Understanding the Summertime Warming in Canyon and Non-Canyon Surfaces
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Urban landscapes, made of unique buildings, pavements, and vegetation, create complex influences on the atmosphere. These influences induce increased nighttime warming and daytime cooling, especially in arid regions. This study compared three types of surfaces, including rooftop, turfgrass, and canyons, in terms of surface temperature and surface energy fluxes. A 68 sq.km parcel in Phoenix, AZ was considered for comparison. The study found that the canyons' land surface temperatures (LST) were 5 °C lower than the rooftop surfaces. The turfgrass surfaces were 4 °C cooler than the canyon surfaces. Moreover, north and south (N-S) oriented canyons were 2 °C cooler than east and west (E-W) oriented canyons. No significant changes were observed in net radiation for rooftop, turfgrass, or canyon surfaces. However, conductive fluxes, warranting nighttime warming, showed higher absorption of 45 W/m2 on the rooftop surfaces, than in the canyons. The turfgrass showed nighttime cooling, as the heat absorption was 210 W/m2 lower than the rooftop surfaces and 165 W/m2 lower than the canyons. Additionally, a 50 W/m2 difference of heat absorption was observed between N-S oriented canyons and E-W oriented canyons. The study concludes that canyons are major causes of daytime cooling and nighttime warming.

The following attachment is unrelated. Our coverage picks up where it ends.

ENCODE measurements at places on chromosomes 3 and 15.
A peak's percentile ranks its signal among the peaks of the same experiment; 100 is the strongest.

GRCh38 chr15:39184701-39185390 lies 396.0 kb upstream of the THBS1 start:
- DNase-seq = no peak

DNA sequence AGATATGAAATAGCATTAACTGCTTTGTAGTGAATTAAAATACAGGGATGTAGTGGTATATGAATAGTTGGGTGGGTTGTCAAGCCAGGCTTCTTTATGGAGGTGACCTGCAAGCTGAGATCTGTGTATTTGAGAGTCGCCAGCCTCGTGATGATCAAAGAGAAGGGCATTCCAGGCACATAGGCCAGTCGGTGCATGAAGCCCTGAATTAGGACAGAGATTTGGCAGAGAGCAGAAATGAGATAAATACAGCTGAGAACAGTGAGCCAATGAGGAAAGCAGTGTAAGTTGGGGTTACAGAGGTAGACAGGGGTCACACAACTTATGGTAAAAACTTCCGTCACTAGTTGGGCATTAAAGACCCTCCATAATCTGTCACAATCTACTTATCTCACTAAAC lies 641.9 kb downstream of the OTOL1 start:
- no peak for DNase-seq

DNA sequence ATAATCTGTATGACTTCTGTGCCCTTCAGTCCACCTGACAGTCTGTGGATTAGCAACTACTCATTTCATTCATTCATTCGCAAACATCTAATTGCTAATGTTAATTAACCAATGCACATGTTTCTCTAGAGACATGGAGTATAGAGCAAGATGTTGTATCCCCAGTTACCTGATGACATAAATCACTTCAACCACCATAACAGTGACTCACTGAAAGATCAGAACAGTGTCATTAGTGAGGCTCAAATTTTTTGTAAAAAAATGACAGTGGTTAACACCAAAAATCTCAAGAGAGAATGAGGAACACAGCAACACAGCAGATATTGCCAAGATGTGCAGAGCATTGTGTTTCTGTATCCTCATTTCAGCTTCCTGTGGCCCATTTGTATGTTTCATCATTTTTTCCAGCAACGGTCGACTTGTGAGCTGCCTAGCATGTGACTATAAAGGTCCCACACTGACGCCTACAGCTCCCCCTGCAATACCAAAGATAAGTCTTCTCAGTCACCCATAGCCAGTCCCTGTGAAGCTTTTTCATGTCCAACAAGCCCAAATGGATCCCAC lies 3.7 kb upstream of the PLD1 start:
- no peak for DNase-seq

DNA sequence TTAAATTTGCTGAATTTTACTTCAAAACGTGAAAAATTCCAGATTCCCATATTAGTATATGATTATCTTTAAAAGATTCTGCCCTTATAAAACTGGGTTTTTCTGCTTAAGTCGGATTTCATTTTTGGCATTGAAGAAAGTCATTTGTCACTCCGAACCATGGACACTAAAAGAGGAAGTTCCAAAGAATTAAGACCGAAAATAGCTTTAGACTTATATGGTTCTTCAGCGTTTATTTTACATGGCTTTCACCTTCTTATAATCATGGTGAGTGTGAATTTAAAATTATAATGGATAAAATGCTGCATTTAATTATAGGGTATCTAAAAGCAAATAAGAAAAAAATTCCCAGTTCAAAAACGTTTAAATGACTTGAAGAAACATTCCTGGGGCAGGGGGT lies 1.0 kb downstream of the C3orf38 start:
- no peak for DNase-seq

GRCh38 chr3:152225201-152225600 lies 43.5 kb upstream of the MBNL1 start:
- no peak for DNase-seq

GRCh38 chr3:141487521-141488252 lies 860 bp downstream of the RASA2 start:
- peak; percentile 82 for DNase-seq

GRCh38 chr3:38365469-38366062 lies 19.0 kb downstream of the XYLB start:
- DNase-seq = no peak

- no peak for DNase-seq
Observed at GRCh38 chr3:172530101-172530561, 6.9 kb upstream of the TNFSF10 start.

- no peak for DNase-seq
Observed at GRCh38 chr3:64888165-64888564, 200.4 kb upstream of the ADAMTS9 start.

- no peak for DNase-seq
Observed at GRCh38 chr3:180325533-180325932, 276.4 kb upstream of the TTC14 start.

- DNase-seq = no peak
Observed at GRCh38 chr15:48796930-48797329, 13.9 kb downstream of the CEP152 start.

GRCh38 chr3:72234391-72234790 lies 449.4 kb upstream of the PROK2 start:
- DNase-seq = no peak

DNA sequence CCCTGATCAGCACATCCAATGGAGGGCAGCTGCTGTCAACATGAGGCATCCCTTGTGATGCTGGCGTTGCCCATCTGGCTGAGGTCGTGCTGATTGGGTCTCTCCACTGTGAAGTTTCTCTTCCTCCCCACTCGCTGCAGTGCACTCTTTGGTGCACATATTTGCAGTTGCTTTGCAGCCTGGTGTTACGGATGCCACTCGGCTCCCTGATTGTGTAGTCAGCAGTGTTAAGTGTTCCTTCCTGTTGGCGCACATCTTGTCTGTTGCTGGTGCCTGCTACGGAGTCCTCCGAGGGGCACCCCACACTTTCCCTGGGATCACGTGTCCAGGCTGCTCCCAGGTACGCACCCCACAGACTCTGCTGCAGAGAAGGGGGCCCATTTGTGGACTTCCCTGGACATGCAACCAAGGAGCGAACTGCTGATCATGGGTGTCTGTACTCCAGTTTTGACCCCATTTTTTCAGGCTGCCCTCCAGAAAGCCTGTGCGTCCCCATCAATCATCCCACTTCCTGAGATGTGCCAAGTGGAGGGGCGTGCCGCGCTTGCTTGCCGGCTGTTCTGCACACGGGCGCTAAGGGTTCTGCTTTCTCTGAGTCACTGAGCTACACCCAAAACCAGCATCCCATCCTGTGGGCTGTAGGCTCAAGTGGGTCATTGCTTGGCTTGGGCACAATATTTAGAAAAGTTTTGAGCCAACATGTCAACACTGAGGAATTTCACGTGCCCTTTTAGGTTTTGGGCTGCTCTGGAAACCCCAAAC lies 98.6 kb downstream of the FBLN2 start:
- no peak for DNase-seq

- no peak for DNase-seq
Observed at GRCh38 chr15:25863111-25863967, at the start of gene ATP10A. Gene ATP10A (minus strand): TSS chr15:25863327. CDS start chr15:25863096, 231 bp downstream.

Land surface temperature (LST); Net radiation; Soil heat flux; Nighttime warming; Daytime cooling; Phoenix
Understanding the Summertime Warming in Canyon and Non-Canyon Surfaces.
Urban Climate, 38